Prism Book Alliance® would like to thank Stacey Donovan for stopping by today.
Title: Dive: A Novel
Author: Stacey Donovan
Publisher: Open Road Integrated Media
Cover Artist: unknown
Genre: Lesbian Romance, Young Adult
Virginia “V” Dunn is alone when a hit-and-run accident leaves her dog, Lucky, bleeding and helpless. Suddenly, the monotony of her suburban life dissolves: Lucky is in a cast, her best friend is avoiding her, her mother’s drinking is getting worse, and her father is sick with a mysterious illness. Although V is surrounded by family, she is the loneliest girl in town.
In her search for answers to life’s difficult questions—about death, friendship, family and betrayal—V is floundering. Until she meets the captivating Jane.
But her new love also leads to confusion, until V realizes the only way forward is to dive in, even if it means breaking every rule.
Acclaimed author Stacey Donovan’s thought-provoking novel, Dive is filled with the poetry, drama, and beauty of young love, and touches on the importance of finding out who you really are.
On Creating Characters
When I was a teenager, traveling to the faraway places my favorite uncle went was not part of my experience. He sent postcards, always a thrill. From Europe he once wrote: Enjoy everything, even the unpleasant things. I loved him even more for sending such a sophisticated message. It made me feel special and that maybe I could learn special things about life. I must admit that it has been a challenge to enjoy unpleasant things, especially what hurts, or makes no sense, violence toward innocent creatures, wet feet in snow.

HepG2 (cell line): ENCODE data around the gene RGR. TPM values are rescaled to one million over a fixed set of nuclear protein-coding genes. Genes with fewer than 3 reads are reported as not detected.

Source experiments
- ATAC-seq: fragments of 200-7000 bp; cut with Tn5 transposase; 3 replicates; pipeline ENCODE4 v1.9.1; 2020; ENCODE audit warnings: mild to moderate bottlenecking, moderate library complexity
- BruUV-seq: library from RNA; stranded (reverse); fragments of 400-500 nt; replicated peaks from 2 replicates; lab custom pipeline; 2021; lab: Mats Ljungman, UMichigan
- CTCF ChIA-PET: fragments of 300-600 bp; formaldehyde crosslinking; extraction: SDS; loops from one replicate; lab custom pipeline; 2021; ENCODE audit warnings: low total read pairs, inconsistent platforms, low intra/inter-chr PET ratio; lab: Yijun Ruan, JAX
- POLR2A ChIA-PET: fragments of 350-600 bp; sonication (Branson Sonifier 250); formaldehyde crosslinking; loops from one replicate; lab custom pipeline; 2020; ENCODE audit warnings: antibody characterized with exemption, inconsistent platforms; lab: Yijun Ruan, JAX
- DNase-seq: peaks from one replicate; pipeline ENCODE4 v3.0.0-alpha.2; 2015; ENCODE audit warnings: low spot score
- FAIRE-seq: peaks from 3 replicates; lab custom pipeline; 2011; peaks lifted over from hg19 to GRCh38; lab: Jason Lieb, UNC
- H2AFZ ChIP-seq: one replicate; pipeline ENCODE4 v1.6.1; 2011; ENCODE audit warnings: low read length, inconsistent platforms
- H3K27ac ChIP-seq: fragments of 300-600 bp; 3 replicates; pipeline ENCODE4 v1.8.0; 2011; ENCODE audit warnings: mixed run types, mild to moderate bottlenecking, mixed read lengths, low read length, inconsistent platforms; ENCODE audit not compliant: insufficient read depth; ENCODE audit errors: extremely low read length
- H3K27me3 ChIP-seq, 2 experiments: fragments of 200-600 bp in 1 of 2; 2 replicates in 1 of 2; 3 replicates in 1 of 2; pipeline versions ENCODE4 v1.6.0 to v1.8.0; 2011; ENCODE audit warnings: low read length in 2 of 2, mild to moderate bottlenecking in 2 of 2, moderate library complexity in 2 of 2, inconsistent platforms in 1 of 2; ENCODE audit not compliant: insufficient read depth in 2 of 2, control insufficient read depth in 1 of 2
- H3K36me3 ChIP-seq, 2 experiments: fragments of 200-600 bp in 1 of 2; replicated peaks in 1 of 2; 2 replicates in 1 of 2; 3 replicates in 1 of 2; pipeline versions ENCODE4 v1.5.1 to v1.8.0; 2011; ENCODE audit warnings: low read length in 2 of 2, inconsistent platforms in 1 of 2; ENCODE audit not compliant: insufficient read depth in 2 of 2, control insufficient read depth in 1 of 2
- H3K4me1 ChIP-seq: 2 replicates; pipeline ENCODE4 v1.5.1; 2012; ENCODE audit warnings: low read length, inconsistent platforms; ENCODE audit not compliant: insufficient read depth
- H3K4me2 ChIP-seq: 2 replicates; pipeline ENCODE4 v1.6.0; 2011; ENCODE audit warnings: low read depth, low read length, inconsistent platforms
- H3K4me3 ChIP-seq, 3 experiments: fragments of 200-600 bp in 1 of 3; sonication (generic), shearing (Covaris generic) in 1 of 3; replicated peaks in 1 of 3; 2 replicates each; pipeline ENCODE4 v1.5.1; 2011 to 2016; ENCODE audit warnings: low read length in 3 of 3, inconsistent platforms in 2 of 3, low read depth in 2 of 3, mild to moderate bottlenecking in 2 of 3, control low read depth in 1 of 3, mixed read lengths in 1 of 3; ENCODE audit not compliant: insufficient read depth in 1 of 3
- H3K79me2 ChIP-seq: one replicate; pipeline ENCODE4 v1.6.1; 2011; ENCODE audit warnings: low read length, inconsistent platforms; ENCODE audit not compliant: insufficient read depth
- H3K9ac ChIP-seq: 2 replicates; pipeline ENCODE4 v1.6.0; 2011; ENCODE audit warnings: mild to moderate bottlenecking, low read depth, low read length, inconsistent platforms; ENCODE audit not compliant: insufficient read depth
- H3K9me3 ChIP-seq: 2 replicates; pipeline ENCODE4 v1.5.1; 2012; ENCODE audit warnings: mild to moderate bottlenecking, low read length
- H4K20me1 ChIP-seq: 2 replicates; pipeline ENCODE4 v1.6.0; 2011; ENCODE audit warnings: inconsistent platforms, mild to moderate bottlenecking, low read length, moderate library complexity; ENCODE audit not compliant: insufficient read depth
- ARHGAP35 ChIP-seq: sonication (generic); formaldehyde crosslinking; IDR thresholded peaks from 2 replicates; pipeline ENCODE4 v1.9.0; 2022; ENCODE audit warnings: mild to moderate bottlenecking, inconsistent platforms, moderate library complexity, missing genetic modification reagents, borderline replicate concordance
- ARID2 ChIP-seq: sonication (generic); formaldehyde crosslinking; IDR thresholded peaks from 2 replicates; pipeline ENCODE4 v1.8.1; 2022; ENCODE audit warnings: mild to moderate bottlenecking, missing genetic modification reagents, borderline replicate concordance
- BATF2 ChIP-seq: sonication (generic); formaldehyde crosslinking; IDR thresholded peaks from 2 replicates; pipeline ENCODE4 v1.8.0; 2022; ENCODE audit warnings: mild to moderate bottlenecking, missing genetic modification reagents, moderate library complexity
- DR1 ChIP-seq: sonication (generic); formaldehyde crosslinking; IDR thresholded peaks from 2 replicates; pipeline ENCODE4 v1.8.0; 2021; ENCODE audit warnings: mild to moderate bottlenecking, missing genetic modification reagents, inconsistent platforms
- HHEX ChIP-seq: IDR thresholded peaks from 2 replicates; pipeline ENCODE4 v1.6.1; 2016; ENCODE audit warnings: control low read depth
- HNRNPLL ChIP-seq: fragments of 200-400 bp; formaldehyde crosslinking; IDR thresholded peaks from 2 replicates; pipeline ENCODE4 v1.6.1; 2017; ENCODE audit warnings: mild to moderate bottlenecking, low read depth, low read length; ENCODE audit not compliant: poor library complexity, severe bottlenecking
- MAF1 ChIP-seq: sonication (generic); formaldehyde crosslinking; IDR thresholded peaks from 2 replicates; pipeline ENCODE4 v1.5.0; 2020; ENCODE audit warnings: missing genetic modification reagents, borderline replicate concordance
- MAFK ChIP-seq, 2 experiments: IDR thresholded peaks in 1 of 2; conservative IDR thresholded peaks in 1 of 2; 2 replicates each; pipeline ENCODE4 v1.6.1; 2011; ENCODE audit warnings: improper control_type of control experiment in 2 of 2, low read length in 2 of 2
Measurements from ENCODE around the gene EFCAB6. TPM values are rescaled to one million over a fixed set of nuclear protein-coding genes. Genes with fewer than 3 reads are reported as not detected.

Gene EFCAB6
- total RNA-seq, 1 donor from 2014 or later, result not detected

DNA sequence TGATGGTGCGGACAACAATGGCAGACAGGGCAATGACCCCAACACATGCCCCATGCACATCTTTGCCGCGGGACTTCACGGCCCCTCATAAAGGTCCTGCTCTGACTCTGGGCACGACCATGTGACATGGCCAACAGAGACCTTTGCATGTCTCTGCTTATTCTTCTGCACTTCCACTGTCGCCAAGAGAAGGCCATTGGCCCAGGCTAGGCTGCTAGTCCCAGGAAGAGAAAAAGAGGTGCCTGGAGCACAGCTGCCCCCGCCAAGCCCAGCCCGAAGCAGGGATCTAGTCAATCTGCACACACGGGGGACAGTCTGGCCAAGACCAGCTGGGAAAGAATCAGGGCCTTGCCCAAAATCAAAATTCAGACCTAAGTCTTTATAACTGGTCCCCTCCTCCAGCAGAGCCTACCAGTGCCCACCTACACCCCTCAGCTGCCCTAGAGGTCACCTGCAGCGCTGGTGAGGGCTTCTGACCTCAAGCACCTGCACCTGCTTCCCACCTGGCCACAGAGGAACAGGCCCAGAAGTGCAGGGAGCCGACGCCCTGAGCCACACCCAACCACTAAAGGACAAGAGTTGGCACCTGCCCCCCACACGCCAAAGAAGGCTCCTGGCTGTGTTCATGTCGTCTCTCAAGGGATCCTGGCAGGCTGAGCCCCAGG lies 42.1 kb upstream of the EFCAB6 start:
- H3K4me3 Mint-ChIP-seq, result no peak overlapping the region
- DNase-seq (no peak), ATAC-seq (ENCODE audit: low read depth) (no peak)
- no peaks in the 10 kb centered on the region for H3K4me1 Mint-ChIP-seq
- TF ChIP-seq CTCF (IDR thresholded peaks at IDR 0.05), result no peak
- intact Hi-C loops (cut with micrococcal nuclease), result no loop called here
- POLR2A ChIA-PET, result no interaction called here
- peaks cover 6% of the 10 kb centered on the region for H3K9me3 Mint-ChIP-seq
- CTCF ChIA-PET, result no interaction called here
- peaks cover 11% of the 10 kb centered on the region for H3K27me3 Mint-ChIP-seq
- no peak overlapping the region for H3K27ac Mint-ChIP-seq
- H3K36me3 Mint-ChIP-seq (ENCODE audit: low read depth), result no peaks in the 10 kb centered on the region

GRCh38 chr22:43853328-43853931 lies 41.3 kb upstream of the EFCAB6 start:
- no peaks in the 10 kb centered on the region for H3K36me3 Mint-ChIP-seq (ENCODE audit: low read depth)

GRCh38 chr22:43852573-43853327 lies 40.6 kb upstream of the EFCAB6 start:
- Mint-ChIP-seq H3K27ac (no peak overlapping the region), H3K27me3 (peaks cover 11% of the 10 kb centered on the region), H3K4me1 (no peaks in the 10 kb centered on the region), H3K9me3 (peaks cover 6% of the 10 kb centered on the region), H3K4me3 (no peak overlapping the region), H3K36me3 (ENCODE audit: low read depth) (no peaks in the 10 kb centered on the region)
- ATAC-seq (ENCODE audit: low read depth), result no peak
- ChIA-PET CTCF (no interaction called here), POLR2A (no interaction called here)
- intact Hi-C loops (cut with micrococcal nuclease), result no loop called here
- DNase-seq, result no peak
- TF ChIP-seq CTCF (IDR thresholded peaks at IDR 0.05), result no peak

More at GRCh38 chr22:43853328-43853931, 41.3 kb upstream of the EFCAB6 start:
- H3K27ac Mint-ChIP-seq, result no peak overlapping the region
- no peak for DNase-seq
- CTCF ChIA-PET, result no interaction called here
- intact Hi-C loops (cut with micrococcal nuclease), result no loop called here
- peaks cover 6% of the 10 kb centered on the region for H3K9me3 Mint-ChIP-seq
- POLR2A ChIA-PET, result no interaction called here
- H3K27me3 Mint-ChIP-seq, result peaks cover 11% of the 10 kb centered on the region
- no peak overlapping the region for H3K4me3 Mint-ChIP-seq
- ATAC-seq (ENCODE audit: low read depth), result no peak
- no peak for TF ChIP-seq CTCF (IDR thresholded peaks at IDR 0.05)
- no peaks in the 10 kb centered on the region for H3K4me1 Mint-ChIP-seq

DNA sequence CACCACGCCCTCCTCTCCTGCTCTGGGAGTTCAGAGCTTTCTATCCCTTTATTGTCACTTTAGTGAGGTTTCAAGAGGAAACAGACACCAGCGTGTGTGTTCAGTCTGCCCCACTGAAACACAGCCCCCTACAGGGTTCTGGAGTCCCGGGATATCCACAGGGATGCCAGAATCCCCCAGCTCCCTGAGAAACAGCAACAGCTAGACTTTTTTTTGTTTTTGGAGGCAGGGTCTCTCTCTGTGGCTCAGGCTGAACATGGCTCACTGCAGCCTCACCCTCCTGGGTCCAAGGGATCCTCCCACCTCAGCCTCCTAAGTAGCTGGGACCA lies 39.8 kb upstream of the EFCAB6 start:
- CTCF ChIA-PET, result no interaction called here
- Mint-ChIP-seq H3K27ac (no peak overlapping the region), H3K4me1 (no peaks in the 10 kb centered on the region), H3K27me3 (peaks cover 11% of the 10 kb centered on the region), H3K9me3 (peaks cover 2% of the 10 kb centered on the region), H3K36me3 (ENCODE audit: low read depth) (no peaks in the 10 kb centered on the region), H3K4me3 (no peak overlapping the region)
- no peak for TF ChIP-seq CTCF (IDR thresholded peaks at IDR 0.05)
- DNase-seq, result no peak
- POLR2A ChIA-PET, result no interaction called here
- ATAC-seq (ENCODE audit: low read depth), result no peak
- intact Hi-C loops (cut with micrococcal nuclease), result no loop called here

I was lucky to have parents who both read a lot of books, to discover the musty classics in the basement: the Greeks, Russians, French, Irish – and more. Upstairs the shelves held the contemporary stuff: espionage, romance, thriller, fantasy, crime, glorious trash fiction, literature whose words reeled through me. The uncle I mentioned, a writer, would send picture books a few times a year.
Those books – realities in my life – led the way to my own character development.
It has been a challenge to think of what is behind character development in fiction, and also about character inspiration, which I believe is different from development. Inspiration in regard to creating characters has come as a result of not only observation (an aspect of development) but as part of my search to understand life, what it is to be alive, and sometimes, to try to enjoy everything, even the unpleasant things.
In Dive, there is protagonist V’s younger sister. Her nickname is Baby Teeth, so named because her deciduous teeth stuck around long past the usual time. My own little sister experienced that, and I called her Baby Teeth for a while. I also rode her home from school on my bicycle handlebars and tried to protect her from some of the unpleasant things that had come my way before she showed up. What Baby Teeth the character does next is not what happened in real life.
As the story unfolds, Baby Teeth’s habit of appearing uninvited at neighbors’ houses escalates. It’s her way of trying to understand what’s happening in her own little world, to observe with surprise someone wearing slippers midday, another’s fondness for baloney sandwiches, to watch a spider intently spreading its web while BT pees in an unfamiliar bathroom. Baby Teeth (at the suggestion of someone else’s mother) would call home to say where she was and V usually traipsed over to collect her. They had many talks about cowbirds, buffaloes, how celery could be so long and was it really a vegetable, what it meant to let the wind in. Underneath Baby Teeth’s questions was her desire to understand more about the living in the world.
That was because her world now teemed with uncertainty. Why was her daddy in the hospital, who ran over their little dog and could just drive away after that, how come her mother sat in the blue chair all night, why did her older brother only grunt instead of talk to anyone these days.
The three siblings wrestled with uncertainty. They did not yet understand that change is the nature of life, that a parent can become fatally ill in an instant, that cruelty races down the road with no warning, that decisions no one anticipates insist to be made.